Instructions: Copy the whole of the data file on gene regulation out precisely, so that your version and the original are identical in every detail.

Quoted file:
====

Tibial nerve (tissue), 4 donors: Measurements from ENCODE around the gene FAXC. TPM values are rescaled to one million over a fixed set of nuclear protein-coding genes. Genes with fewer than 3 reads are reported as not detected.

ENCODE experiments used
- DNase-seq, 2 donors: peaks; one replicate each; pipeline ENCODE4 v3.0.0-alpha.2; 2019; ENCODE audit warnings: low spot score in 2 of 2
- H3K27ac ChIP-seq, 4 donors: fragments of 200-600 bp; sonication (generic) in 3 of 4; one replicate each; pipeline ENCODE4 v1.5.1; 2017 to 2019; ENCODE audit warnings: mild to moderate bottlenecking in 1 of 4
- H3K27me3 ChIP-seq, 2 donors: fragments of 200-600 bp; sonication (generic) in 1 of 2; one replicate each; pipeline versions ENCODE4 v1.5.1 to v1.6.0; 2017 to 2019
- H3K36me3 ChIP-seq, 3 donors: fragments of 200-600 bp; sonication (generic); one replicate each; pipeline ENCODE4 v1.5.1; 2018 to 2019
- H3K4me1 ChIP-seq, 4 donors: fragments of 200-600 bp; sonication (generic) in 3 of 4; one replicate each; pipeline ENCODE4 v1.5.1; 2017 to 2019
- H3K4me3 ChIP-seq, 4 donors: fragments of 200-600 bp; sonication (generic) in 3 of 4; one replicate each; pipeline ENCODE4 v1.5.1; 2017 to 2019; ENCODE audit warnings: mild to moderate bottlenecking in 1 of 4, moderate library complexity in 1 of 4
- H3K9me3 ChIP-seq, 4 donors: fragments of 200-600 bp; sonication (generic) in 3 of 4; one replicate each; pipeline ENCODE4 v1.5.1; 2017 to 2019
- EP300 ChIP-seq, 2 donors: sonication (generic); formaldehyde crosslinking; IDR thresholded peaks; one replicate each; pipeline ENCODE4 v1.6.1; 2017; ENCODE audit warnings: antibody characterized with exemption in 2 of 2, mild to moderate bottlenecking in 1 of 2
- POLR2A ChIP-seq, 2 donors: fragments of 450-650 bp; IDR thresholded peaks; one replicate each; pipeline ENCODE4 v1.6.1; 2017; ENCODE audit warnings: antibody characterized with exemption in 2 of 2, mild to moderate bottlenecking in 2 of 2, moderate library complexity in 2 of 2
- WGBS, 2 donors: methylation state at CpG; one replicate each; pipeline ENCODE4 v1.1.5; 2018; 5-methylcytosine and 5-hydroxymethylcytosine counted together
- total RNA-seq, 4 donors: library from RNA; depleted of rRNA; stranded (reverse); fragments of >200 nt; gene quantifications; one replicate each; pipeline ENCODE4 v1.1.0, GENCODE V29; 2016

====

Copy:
Tibial nerve (tissue), 4 donors: Measurements from ENCODE around the gene FAXC. TPM values are rescaled to one million over a fixed set of nuclear protein-coding genes. Genes with fewer than 3 reads are reported as not detected.

ENCODE experiments used
- DNase-seq, 2 donors: peaks; one replicate each; pipeline ENCODE4 v3.0.0-alpha.2; 2019; ENCODE audit warnings: low spot score in 2 of 2
- H3K27ac ChIP-seq, 4 donors: fragments of 200-600 bp; sonication (generic) in 3 of 4; one replicate each; pipeline ENCODE4 v1.5.1; 2017 to 2019; ENCODE audit warnings: mild to moderate bottlenecking in 1 of 4
- H3K27me3 ChIP-seq, 2 donors: fragments of 200-600 bp; sonication (generic) in 1 of 2; one replicate each; pipeline versions ENCODE4 v1.5.1 to v1.6.0; 2017 to 2019
- H3K36me3 ChIP-seq, 3 donors: fragments of 200-600 bp; sonication (generic); one replicate each; pipeline ENCODE4 v1.5.1; 2018 to 2019
- H3K4me1 ChIP-seq, 4 donors: fragments of 200-600 bp; sonication (generic) in 3 of 4; one replicate each; pipeline ENCODE4 v1.5.1; 2017 to 2019
- H3K4me3 ChIP-seq, 4 donors: fragments of 200-600 bp; sonication (generic) in 3 of 4; one replicate each; pipeline ENCODE4 v1.5.1; 2017 to 2019; ENCODE audit warnings: mild to moderate bottlenecking in 1 of 4, moderate library complexity in 1 of 4
- H3K9me3 ChIP-seq, 4 donors: fragments of 200-600 bp; sonication (generic) in 3 of 4; one replicate each; pipeline ENCODE4 v1.5.1; 2017 to 2019
- EP300 ChIP-seq, 2 donors: sonication (generic); formaldehyde crosslinking; IDR thresholded peaks; one replicate each; pipeline ENCODE4 v1.6.1; 2017; ENCODE audit warnings: antibody characterized with exemption in 2 of 2, mild to moderate bottlenecking in 1 of 2
- POLR2A ChIP-seq, 2 donors: fragments of 450-650 bp; IDR thresholded peaks; one replicate each; pipeline ENCODE4 v1.6.1; 2017; ENCODE audit warnings: antibody characterized with exemption in 2 of 2, mild to moderate bottlenecking in 2 of 2, moderate library complexity in 2 of 2
- WGBS, 2 donors: methylation state at CpG; one replicate each; pipeline ENCODE4 v1.1.5; 2018; 5-methylcytosine and 5-hydroxymethylcytosine counted together
- total RNA-seq, 4 donors: library from RNA; depleted of rRNA; stranded (reverse); fragments of >200 nt; gene quantifications; one replicate each; pipeline ENCODE4 v1.1.0, GENCODE V29; 2016